Date: Sun, 31 Jan 1999 13:26:48 -0600 (CST)
From: email@example.com (Rich Winkel)
Subject: CHILDREN: UNICEF Warns of Impending Danger in Somalia
/** ips.english: 392.0 **/
** Topic: CHILDREN: UNICEF Warns of Impending Danger in Somalia **
** Written 3:15 PM Jan 29, 1999 by newsdesk in cdp:ips.english **
UNITED NATIONS, Jan 26 (IPS)—The UN Children’s Fund (UNICEF) has warned of impending danger to some 60,000 malnourished children in Somalia—the only Third World nation that has failed to ratify the UN Convention on the Rights of the Child.
The New York-based UN agency says there is a major food crisis unfolding in central and southern Somalia where an estimated one million people are now at risk. They include 300,000 persons - about a fifth of them children under the age of five—who are in grave danger.
The United States and Somalia are the only two countries which have not ratified a much-heralded UN convention that obliges the State to protect the rights and well-being of children.
The U.S. has held back ratification for political reasons while there is no legitimate government in Mogadishu.
Malnutrition among children below five years of age is a chronic
problem in central and southern Somalia, most notably among the
internally displaced persons and other socio- economically
disadvantaged groups, UNICEF said Tuesday.
The agency said there were
alarming reports of deteriorating food
security conditions from various regions of Somalia since
September. Several poor harvest seasons, major flooding and prolonged
insecurity are the primary causes of the precarious situation in
Somalia, UNICEF noted.
Traditional coping mechanisms have been exhausted in the affected areas. After flood damage, granaries were never re- stocked, UNICEF said, adding that the next harvest, due later this month, will be unsatisfactory.
As more and more people are displaced, prices of most products are going up. One important cause of food shortage in Somalia is a lack of purchasing power, particularly among internally displaced persons who consequently become malnourished.
Besides food aid, UNICEF is involved in cholera prevention activities, in malaria control and prevention, measles control, and the treatment of respiratory infections such as pneumonia.
Currently, the only international bodies in Somalia are humanitarian and relief agencies. The UN Security Council, for all intents and purposes, has abandoned the country because of its seemingly unresolvable civil war and intense power struggle.
In the early 1990s, the civil strife was compounded by a drought and famine which eventually resulted in the deaths of more than 350,000 Somalis.
The United Nations, which arrived in Somalia in May 1992 amid factional fighting by members of the United Somali Congress (USC), suffered some of its heaviest casualties there.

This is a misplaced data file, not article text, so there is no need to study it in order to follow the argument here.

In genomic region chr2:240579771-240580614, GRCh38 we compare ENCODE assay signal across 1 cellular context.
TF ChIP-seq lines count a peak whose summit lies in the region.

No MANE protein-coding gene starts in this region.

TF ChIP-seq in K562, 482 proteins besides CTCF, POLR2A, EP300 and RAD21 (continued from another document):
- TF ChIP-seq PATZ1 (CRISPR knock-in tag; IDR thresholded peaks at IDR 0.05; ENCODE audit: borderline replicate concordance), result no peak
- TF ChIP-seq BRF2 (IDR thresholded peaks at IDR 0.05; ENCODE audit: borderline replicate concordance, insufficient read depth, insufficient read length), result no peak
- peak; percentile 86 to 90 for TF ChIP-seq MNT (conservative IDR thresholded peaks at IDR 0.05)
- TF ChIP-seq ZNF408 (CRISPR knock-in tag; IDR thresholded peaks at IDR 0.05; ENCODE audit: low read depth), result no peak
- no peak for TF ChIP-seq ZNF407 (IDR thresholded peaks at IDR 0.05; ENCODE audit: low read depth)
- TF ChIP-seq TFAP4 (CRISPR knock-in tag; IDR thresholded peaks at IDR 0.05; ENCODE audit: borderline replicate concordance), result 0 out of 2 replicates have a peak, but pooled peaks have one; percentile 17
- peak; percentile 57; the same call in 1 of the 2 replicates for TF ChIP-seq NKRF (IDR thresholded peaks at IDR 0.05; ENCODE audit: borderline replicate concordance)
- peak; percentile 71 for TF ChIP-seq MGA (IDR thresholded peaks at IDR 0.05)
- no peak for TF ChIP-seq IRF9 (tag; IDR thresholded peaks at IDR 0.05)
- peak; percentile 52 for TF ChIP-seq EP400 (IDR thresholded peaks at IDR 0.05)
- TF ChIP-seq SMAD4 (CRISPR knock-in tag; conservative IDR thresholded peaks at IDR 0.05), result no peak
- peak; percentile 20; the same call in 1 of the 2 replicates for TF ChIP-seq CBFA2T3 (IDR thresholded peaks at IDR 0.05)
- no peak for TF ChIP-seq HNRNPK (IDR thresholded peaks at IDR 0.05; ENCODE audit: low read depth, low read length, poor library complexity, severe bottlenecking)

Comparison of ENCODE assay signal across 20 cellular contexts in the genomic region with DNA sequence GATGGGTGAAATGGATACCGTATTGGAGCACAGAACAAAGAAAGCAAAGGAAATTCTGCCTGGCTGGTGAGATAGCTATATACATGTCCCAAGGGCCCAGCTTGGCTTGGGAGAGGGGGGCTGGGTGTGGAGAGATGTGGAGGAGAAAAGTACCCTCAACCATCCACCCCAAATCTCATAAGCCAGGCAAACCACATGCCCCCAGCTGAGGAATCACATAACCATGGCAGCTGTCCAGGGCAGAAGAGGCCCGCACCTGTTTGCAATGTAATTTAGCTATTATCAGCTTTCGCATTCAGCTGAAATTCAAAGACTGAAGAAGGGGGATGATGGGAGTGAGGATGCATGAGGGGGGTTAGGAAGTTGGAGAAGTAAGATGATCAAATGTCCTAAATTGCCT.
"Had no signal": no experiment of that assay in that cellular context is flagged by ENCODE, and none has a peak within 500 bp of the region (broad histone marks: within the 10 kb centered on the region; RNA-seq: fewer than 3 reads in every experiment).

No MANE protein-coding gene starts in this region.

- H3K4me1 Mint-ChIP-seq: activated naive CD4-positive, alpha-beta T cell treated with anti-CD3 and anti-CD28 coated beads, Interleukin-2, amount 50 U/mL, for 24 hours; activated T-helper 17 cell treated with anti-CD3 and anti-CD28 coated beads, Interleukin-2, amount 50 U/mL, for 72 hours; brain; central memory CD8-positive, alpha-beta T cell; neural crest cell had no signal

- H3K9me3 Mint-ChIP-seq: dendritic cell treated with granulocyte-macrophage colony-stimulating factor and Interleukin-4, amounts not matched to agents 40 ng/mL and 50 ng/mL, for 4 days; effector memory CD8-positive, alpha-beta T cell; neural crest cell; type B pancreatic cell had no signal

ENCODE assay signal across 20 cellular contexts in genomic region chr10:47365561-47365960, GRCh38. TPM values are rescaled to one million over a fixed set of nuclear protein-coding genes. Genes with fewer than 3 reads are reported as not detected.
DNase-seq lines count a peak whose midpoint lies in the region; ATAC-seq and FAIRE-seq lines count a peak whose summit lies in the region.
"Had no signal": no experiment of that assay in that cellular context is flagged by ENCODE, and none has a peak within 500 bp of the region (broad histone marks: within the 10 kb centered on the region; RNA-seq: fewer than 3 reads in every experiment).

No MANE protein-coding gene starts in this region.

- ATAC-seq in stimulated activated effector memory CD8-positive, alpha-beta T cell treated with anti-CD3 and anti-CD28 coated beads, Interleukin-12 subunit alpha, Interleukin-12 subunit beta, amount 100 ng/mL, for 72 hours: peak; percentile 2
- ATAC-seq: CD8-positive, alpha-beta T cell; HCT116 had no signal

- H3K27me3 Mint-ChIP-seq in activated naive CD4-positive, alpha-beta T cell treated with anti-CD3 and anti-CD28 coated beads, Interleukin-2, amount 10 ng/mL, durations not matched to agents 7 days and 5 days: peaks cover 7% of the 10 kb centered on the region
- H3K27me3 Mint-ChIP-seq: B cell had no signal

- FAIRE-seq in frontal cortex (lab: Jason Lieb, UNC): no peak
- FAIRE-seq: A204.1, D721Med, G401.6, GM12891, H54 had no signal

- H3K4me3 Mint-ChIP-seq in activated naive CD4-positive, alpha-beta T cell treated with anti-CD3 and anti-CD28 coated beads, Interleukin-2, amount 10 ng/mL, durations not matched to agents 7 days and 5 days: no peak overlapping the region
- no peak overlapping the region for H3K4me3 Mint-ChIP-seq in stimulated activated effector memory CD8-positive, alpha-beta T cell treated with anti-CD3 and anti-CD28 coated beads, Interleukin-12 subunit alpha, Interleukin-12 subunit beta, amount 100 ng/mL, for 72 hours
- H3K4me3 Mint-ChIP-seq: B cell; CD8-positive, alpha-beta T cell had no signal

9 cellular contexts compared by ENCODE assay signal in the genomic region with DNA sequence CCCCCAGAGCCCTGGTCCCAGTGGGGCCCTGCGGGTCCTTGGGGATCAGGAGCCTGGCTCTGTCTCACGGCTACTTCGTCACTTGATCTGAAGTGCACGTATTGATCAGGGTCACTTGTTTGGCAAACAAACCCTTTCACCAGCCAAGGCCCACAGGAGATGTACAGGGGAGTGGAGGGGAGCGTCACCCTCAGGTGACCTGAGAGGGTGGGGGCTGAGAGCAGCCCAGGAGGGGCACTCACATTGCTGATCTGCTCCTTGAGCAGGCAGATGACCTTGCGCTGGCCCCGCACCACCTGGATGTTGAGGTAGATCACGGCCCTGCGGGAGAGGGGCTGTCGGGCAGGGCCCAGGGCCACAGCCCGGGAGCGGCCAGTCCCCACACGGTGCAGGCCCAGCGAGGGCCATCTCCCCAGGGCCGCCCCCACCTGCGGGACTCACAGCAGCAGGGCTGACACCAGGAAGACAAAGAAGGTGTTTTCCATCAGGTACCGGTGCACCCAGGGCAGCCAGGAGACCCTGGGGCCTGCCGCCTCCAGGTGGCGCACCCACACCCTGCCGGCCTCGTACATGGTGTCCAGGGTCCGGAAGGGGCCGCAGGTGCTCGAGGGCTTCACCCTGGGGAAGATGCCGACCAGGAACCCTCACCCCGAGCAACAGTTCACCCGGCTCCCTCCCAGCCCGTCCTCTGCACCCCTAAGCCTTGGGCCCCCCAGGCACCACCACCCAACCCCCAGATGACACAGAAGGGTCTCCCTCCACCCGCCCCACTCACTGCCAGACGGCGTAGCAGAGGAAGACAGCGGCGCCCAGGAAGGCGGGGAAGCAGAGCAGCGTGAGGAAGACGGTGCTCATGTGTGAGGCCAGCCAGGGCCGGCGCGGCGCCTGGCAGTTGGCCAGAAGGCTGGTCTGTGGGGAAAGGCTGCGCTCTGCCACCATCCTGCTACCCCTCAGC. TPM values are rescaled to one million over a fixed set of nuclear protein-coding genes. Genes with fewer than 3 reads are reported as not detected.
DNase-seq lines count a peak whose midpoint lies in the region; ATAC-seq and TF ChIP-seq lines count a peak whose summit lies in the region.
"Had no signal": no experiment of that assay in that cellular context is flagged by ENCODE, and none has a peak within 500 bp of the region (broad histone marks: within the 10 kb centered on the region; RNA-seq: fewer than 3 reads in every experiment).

A total of 136 U.N. peacekeeepers died in Somalia, 99 of them in hostile action, while 423 were wounded. These casualties excluded 17 U.S. servicemen killed in Mogadishu while serving as part of a humanitarian relief force which was withdrawn from Somalia in March 1994.
Since Somalia did not have a legitimate government, the Security Council invoked Chaper VII of the UN Charter giving it the right to intervene without the consent of the country concerned.
At a press conference in Geneva Tuesday, Secretary-General Kofi Annan singled out Somalia as one of the African countries where the United Nations learnt a bitter—but sad—lesson.
I think, yes, we did have a tragedy in Somalia and that governments
have pulled out, he said.
But what is the lesson from Somalia? he asked,
Is the lesson
that we do not engage, that we do not put troops in harm’s way
any more? Or should the lesson have been: ‘what did we do
wrong’? Or should we avoid risking lives of soldiers and others
and then move on to the next operation?
In mid-1996, the United Nations offered to return to Somalia in an effort to bring about national reconciliation among its political factions. The offer followed the death of Somali faction leader Mohamed Farah Aideed, one of the UN’s bitterest political enemies who openly despised the world body for intervening in his country.
Aideed’s son, Hussein Mohamed Aideed, a 31-year-old former U.S. Marine reservist, was named to replace his father.
The discussions involved two of Aideed’s rivals, Ali Mahdi Mohamed and Osman Hassan Ato, both of whom called for a cease-fire following his death.
But a UN Special Representative assigned to break the deadlock returned empty-handed.